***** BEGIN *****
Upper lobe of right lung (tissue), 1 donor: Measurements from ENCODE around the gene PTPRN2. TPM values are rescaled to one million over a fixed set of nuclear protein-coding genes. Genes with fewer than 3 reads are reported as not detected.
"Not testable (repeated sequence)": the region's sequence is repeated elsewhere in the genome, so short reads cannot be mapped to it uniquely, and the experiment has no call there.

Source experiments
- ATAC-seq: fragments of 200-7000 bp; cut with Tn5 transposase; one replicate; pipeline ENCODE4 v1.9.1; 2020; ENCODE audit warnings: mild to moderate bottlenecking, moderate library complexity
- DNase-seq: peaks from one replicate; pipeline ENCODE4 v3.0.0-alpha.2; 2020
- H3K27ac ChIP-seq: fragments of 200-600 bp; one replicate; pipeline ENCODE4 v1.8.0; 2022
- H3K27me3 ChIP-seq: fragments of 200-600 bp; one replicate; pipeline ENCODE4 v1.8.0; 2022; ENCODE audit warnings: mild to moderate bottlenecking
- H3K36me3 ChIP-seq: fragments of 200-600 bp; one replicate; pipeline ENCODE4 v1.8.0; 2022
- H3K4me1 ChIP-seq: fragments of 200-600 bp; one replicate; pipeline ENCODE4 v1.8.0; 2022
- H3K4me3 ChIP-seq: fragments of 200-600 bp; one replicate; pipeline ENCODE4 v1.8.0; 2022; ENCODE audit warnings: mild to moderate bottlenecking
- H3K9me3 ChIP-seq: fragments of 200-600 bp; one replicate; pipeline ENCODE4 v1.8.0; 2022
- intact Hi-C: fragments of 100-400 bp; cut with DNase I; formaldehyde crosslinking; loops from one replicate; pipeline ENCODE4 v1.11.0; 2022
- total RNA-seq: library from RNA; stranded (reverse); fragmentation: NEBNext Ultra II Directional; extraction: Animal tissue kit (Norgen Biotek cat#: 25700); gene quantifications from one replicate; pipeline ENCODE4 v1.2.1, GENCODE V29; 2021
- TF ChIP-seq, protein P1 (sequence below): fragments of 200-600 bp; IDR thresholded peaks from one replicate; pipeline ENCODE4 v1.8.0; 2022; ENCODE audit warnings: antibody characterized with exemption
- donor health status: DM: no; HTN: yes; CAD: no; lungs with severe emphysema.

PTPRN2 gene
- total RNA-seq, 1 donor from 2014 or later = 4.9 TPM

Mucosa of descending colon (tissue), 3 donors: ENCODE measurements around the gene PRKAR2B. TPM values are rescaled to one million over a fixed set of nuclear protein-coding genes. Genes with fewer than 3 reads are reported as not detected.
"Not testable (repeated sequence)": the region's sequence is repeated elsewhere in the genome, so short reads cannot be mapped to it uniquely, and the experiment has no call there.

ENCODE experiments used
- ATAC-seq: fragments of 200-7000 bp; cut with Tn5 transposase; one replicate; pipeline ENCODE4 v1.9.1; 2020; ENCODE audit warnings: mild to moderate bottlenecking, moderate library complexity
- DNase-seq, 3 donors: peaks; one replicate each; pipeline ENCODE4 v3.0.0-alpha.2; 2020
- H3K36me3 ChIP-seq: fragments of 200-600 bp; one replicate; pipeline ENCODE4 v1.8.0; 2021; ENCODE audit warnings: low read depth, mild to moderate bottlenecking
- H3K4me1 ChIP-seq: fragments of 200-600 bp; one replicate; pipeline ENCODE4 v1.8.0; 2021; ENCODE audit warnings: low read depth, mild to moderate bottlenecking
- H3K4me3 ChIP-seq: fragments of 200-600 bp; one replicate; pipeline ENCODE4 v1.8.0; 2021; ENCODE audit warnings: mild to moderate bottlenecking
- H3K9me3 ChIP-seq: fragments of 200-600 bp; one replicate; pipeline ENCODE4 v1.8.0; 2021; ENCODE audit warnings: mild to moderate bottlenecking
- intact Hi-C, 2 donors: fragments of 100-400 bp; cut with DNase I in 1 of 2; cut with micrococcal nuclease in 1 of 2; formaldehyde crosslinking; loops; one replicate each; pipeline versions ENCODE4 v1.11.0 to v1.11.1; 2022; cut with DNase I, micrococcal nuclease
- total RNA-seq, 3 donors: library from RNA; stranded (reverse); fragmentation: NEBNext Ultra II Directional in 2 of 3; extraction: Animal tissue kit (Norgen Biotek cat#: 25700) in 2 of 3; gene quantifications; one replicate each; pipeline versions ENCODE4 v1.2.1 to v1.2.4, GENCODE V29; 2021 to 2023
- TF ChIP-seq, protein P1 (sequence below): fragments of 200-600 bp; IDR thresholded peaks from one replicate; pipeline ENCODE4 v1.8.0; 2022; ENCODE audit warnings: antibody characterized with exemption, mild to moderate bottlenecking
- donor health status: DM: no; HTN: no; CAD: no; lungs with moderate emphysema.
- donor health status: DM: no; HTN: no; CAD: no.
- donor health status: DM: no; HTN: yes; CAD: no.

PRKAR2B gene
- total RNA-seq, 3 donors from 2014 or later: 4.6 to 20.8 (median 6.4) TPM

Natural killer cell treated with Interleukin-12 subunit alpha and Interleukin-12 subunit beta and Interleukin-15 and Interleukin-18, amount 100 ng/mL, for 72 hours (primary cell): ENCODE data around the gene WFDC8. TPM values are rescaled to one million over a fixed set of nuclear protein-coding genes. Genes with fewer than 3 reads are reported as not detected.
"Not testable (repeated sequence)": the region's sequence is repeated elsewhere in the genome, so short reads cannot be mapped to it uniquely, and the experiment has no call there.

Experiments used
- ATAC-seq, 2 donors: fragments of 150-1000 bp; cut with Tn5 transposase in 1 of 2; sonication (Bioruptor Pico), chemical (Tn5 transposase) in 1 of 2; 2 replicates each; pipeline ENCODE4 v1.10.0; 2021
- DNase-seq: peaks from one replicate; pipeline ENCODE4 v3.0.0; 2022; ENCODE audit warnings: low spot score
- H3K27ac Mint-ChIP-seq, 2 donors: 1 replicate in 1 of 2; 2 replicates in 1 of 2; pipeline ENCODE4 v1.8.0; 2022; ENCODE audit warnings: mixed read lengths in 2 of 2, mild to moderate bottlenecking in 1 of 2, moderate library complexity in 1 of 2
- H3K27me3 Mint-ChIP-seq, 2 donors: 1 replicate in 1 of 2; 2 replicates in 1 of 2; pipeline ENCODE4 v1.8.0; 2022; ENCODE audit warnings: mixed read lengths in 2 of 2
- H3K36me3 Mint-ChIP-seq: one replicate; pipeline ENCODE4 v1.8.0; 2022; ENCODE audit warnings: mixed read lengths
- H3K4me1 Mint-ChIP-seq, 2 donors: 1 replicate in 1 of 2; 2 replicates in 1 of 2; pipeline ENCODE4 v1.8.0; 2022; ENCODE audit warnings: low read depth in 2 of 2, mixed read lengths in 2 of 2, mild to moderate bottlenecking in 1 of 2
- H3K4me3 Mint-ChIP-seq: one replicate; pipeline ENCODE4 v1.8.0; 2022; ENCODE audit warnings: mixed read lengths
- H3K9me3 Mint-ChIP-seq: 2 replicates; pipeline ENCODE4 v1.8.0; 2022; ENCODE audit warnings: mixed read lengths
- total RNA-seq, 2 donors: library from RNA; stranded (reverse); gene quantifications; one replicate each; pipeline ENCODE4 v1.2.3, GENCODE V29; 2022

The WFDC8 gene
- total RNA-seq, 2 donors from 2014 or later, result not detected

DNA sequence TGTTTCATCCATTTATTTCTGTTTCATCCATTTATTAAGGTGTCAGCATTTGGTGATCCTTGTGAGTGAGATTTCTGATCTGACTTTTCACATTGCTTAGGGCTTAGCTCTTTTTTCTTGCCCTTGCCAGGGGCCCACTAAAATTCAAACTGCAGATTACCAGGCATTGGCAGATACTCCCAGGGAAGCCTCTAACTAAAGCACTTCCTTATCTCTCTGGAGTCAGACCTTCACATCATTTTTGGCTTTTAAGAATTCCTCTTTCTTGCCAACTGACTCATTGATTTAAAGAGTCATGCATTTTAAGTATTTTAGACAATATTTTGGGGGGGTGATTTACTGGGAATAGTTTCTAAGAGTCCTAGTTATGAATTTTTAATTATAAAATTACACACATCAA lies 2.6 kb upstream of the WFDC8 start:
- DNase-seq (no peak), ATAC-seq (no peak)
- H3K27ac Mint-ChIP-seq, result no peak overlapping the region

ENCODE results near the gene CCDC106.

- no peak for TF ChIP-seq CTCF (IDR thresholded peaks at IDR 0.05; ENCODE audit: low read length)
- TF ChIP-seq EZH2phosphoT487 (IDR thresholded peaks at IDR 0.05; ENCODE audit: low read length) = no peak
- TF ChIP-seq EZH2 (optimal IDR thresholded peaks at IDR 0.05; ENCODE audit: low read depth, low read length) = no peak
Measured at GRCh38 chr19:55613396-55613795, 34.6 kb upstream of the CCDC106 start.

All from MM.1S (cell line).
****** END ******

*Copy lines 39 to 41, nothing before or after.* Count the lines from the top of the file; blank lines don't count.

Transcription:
- DNase-seq: peaks from one replicate; pipeline ENCODE4 v3.0.0; 2022; ENCODE audit warnings: low spot score
- H3K27ac Mint-ChIP-seq, 2 donors: 1 replicate in 1 of 2; 2 replicates in 1 of 2; pipeline ENCODE4 v1.8.0; 2022; ENCODE audit warnings: mixed read lengths in 2 of 2, mild to moderate bottlenecking in 1 of 2, moderate library complexity in 1 of 2
- H3K27me3 Mint-ChIP-seq, 2 donors: 1 replicate in 1 of 2; 2 replicates in 1 of 2; pipeline ENCODE4 v1.8.0; 2022; ENCODE audit warnings: mixed read lengths in 2 of 2